Explore the technical news that focuses on data, methodologies, and more.
Addressing a need for wildlife monitoring at solar power facilities
A first of its kind, national assessment of an unseen, valuable resource used by millions of people.
The Open Geospatial Consortium (OGC) and sponsors, U.S. Geological Survey (USGS) and Natural Resources Canada (NRCan), in collaboration with the Arctic Spatial Data Infrastructure Participants, announce a Request for Quotation (RFQ) and Call for Participation (CFP) in the OGC Interoperability Program’s Arctic Spatial Data Pilot Phase-2 (Arctic SDP) initiative.
A new computer model allows water managers to better manage water distribution.
Mountains on Io, Jupiter’s volcanic moon, are formed by a unique geologic mechanism not found elsewhere in the solar system, according to a new study by the U.S. Geological Survey.
The fourth volume of the comprehensive history of the U.S. Geological Survey, Minerals, Lands, and Geology for the Common Defence and General Welfare: Volume 4, 1939‒1961, has been issued as an electronic document.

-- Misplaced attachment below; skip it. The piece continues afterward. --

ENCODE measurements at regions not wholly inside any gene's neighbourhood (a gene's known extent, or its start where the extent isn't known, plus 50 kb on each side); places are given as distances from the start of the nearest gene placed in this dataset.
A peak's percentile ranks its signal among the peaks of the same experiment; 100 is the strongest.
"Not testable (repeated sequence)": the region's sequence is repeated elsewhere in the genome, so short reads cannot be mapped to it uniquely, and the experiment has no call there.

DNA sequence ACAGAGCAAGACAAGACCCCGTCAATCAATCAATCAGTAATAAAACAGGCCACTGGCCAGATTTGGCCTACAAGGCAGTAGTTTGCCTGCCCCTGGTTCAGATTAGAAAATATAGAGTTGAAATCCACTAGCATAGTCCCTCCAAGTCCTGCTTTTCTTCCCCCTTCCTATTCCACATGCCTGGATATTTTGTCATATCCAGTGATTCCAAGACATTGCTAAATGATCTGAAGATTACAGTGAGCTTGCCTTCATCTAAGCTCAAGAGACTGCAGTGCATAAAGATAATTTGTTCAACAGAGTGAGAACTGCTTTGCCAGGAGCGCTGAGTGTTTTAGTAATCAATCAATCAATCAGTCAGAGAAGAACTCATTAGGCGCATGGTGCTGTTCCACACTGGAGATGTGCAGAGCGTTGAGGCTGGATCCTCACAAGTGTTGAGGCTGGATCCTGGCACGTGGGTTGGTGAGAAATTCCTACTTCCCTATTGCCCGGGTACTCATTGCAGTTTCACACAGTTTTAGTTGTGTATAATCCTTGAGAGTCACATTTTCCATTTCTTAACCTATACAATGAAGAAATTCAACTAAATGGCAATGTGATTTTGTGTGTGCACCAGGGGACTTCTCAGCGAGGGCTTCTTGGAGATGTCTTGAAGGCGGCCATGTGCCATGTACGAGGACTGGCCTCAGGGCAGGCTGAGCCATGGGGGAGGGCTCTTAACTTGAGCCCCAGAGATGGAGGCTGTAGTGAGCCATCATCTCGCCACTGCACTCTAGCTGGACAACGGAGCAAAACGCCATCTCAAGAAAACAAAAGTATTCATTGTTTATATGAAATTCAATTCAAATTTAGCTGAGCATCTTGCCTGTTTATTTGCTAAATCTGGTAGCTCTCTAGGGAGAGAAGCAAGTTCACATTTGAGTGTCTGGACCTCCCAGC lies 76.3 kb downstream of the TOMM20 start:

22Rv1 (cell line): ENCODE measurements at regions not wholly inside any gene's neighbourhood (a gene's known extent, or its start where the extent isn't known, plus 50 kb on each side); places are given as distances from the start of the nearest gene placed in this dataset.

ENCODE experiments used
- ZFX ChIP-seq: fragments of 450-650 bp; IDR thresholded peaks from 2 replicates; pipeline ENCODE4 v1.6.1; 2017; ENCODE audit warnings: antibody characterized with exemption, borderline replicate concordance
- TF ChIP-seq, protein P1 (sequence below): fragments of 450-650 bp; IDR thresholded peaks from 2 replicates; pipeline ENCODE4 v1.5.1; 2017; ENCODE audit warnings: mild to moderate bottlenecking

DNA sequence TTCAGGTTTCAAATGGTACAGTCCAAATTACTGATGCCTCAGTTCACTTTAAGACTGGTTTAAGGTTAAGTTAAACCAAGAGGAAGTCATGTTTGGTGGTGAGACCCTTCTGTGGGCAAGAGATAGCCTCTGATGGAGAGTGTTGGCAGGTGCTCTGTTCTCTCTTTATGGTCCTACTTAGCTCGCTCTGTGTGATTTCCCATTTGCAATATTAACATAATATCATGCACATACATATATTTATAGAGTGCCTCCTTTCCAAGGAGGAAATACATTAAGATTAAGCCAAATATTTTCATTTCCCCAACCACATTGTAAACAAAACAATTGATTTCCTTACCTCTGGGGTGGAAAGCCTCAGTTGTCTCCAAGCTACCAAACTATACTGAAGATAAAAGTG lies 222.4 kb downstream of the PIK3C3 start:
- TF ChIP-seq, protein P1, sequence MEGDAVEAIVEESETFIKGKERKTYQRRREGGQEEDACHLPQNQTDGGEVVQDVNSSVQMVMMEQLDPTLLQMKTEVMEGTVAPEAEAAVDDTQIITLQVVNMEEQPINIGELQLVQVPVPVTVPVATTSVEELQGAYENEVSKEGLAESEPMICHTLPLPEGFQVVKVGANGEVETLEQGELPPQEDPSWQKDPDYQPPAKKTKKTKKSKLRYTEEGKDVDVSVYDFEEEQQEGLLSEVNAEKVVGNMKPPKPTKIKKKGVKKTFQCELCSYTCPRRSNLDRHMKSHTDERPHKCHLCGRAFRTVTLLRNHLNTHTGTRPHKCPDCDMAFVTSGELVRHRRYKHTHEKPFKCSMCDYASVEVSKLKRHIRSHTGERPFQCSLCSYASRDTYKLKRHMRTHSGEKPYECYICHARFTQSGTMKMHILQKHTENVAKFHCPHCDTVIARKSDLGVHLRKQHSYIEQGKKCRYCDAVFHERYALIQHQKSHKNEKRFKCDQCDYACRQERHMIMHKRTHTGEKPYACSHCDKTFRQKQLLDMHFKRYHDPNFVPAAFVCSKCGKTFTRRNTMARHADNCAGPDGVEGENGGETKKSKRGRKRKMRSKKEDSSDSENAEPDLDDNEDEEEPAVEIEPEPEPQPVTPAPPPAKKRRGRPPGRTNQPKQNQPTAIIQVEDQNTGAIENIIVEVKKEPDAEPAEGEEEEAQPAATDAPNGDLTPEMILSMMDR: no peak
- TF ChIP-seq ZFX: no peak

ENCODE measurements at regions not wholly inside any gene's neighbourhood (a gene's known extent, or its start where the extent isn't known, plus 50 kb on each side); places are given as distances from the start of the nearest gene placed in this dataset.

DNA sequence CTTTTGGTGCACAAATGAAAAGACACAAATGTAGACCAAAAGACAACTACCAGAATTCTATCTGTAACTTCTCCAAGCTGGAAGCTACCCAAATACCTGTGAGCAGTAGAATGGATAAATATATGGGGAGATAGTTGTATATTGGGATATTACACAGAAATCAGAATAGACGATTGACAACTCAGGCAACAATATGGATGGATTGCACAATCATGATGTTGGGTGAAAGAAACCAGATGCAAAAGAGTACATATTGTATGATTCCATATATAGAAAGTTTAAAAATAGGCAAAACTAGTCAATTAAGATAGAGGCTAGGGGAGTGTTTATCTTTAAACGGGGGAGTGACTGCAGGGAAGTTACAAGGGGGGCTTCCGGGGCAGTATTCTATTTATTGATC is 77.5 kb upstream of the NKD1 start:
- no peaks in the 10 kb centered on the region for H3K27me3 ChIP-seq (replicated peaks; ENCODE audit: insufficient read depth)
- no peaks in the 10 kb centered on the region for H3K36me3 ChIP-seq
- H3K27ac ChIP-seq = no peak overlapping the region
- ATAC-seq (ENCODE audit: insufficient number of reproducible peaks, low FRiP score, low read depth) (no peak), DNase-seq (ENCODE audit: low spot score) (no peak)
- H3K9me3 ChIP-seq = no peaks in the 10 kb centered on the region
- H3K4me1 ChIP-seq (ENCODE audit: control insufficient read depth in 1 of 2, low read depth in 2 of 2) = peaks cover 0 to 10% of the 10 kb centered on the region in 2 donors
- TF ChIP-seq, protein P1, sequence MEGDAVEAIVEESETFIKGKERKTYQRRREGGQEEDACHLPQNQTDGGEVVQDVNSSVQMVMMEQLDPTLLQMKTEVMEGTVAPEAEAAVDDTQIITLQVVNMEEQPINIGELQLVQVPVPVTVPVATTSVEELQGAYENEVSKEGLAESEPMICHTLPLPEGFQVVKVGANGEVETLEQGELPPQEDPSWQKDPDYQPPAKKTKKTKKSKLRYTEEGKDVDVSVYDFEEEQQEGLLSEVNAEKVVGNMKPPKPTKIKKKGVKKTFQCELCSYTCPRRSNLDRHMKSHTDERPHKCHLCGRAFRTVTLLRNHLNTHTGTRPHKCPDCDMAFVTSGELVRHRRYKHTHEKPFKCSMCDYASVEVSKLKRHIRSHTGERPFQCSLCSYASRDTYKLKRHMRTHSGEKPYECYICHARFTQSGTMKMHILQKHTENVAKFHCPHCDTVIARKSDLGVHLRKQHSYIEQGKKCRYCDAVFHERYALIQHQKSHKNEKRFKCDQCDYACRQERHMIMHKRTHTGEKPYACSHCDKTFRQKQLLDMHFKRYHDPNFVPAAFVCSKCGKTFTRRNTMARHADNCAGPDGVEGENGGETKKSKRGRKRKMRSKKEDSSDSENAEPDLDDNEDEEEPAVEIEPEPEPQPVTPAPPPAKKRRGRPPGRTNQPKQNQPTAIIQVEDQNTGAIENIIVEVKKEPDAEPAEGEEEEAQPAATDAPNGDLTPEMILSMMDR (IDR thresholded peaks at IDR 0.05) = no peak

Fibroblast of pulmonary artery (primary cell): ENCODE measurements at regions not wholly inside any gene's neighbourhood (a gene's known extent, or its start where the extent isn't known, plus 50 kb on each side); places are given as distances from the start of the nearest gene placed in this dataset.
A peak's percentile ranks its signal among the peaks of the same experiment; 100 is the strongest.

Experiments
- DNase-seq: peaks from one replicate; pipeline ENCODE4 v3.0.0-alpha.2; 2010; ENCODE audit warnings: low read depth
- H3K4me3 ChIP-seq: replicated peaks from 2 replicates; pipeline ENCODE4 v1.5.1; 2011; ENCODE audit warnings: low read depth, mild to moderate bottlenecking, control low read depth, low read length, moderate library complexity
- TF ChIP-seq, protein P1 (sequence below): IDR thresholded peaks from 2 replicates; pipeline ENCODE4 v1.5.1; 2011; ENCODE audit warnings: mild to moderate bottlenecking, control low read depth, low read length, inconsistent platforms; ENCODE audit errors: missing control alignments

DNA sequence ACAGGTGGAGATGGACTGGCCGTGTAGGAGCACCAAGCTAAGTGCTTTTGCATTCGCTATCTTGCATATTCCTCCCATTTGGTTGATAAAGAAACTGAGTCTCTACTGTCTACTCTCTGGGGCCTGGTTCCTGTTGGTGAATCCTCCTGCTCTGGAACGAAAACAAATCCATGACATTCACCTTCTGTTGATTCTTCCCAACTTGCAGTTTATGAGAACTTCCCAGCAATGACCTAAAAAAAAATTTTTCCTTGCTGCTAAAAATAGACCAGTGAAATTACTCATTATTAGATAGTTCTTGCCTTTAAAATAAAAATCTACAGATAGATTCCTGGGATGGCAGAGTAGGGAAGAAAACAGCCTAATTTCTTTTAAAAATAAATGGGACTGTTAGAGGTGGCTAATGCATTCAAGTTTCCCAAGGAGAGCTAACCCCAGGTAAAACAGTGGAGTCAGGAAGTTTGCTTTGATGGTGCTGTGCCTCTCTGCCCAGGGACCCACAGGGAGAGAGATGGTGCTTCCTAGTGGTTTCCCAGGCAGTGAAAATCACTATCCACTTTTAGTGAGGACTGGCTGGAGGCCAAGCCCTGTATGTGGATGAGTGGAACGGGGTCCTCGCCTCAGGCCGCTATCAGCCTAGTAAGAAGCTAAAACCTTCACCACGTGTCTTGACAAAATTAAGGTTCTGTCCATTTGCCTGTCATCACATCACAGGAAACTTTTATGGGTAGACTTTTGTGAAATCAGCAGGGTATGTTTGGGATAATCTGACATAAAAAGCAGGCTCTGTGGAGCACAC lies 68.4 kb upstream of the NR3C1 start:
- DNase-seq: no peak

A new USGS online tool provides graphical summaries of nutrients and sediment levels in rivers and streams across the Nation.
Laboratory experiments in flowing water using synthetic surrogate Silver Carp eggs demonstrate egg suspension at lower velocities than previously thought, according to a new U.S. Geological Survey study.
A new study suggests that the degraded breakdown products of oil-spill contaminants in groundwater could be just as important to monitor as the original contamination itself.
The U.S. Geological Survey will award up to $4 million in cooperative agreements to support participation in the National Ground-Water Monitoring Network (NGWMN).
Scientists studying rare earth and critical elements now have a solid foundation for future research, as detailed in a special volume of the Society of Economic Geologists. This review volume, featuring several papers authored and co-authored by the U.S. Geological Survey, provides a comprehensive review of the current state of knowledge for rare earth and critical elements in ore deposits.
USGS scientists Haiping Qi and Tyler Coplen were key contributors, among 24 contributing scientists, to a recently completed international project to develop isotopic reference materials for mass spectrometers. An article in the journal Analytical Chemistry details the findings.